Certification for open banking

Few areas of the payments landscape demonstrate the importance of a standardized, certified approach better than open banking. Despite the almost unlimited potential, many stakeholders are still struggling to keep to open banking rollout schedules more than two years after PSD2 came into effect. The lack of a standardized approach is acknowledged as a key factor in this, and one the ecosystem is trying to right through initiatives such as STET and The Berlin Group, which are working to establish open access APIs.

If standardization is essential, certification also has an important role to play:

-Enforcing standardization, ensuring implementations’ interoperability and security, while bringing clarity and stability to a complex environment.

-Ensuring harmonization of the secure data exchanges between banks, Fintechs, and schemes would answer the challenging question of industry competition by creating a level playing field for new entrants.

-Supporting banks and Fintechs with their regulatory and legal compliance burden, as well as helping to manage increasingly complex governance issues.

-Fostering innovation. As new payment channels and new authentication methods such as biometrics and tokenization bring new levels of security to payments, certification can streamline and share the innovation through the common standards it defines. This, in turn, drives down the development cost, enabling new players to focus on innovative implementation, rather than commonly-defined baselines.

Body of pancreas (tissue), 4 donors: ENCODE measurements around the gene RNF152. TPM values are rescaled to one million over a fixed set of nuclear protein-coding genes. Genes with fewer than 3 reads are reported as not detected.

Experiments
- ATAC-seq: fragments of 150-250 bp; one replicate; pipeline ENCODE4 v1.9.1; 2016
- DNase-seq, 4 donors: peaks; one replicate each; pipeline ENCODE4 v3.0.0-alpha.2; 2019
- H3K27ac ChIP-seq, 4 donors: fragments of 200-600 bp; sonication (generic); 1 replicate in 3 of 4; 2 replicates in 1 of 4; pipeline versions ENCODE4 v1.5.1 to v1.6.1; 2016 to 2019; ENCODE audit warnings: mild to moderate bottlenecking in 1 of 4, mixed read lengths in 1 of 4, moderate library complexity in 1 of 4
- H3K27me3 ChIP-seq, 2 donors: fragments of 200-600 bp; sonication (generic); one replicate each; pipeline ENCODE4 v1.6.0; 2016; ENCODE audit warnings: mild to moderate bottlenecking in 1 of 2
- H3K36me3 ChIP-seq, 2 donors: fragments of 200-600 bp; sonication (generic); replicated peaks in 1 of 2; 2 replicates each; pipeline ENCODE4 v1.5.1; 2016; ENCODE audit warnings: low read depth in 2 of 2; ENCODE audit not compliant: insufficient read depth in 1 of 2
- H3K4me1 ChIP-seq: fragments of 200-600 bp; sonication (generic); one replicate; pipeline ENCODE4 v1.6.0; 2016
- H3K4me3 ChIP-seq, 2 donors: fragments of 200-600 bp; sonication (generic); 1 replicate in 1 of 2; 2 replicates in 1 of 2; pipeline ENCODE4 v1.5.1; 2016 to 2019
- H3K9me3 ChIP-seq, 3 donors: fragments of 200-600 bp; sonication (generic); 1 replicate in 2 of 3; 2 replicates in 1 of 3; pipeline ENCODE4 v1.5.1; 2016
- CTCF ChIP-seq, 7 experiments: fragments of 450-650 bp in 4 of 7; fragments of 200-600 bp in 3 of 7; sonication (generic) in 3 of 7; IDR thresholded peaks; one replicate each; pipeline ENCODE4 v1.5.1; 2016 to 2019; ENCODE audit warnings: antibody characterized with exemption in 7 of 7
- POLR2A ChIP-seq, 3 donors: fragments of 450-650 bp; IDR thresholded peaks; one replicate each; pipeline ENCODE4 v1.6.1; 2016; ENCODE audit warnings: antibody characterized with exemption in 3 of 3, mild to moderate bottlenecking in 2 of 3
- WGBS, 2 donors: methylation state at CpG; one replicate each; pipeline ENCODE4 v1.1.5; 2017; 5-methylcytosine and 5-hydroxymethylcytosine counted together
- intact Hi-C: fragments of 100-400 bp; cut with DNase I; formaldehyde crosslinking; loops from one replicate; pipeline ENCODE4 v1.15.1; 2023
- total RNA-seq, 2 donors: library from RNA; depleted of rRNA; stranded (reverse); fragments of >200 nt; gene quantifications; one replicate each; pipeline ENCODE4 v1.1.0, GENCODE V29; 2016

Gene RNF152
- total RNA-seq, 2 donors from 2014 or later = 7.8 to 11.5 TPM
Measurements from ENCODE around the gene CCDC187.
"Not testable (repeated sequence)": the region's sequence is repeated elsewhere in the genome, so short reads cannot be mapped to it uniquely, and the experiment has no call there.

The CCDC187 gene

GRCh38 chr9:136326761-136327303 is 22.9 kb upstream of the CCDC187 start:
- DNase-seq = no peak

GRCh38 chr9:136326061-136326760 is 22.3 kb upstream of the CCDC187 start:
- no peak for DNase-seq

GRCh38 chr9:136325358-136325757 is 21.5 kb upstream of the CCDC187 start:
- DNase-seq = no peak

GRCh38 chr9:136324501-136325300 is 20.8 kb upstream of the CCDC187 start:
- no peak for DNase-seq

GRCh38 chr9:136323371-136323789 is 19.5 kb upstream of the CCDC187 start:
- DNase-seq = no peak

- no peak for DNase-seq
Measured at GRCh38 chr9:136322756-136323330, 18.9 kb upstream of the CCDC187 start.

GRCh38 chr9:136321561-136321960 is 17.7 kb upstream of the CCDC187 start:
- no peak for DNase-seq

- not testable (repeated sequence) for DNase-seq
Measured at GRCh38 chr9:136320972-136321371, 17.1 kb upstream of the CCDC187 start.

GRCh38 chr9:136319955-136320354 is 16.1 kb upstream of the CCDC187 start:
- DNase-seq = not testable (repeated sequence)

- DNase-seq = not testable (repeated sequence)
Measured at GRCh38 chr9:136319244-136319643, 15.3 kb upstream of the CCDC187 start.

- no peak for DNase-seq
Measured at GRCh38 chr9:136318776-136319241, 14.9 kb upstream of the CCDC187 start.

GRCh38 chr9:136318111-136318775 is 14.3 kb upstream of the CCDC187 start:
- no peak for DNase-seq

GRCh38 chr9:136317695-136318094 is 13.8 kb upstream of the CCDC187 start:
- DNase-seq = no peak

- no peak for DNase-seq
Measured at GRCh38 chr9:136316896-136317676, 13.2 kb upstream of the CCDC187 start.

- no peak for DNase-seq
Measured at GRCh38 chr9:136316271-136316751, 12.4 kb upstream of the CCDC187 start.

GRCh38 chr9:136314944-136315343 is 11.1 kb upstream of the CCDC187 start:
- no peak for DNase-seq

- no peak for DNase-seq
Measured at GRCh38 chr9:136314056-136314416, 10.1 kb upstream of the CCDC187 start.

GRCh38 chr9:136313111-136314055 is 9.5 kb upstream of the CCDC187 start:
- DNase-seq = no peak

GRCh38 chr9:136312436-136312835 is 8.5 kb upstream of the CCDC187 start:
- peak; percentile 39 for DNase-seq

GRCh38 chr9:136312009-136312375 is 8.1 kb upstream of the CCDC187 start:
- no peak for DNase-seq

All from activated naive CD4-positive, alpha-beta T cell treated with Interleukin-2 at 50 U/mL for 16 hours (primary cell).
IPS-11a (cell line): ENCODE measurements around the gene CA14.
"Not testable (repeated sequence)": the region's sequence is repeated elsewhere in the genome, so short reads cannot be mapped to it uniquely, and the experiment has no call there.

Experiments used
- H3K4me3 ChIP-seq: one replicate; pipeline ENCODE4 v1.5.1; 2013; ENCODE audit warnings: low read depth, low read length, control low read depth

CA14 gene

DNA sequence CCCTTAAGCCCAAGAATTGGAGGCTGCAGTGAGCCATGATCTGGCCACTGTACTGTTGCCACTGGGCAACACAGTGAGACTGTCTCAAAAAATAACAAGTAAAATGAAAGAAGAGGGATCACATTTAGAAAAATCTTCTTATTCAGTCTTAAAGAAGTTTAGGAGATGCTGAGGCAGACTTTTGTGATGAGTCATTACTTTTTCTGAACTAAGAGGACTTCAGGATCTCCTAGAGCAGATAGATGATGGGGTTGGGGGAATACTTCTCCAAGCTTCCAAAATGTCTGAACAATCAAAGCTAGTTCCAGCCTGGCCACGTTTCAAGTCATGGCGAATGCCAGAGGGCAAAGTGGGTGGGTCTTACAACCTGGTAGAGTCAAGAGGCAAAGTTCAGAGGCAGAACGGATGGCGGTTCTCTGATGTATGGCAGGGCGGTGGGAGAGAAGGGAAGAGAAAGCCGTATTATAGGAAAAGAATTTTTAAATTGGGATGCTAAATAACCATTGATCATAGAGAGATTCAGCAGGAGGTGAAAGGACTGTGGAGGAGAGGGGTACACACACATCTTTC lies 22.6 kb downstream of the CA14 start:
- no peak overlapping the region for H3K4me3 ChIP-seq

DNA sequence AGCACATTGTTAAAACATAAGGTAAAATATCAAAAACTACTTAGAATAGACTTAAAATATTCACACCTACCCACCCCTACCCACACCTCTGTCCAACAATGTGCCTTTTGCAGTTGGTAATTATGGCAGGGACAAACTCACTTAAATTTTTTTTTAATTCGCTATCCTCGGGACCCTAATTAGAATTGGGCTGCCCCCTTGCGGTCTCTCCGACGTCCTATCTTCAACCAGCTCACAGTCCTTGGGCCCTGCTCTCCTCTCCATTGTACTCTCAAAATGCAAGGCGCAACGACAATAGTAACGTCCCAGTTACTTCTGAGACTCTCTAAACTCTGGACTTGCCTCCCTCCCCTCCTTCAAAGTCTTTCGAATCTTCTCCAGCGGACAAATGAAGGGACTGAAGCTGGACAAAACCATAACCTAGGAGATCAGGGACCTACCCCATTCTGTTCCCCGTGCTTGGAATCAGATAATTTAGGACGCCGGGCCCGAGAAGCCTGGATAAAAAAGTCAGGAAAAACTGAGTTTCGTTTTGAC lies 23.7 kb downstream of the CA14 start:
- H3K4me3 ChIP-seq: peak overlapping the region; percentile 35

Benefits for regional initiatives

A growing number of domestic schemes and regional payments initiatives are working to establish a tailored, unified solution for their respective geographical areas. The aim is for these single solutions to enable multiple use-cases; leverage centralized fraud-scoring and prevention to improve security; and, of course, align with the required payment regulations.

A dedicated certification framework, once again, has a lot to offer:

-Cutting through interoperability issues and friction between domestic and proprietary payments.

-Ensuring brand consistency, and the necessary infrastructural alignment of acquirers and issuers with the payment system.

-Driving cost-efficiencies by establishing control over interchange fees and sharing card and terminal payment application costs. Certification can help regional payment initiatives keep costs low.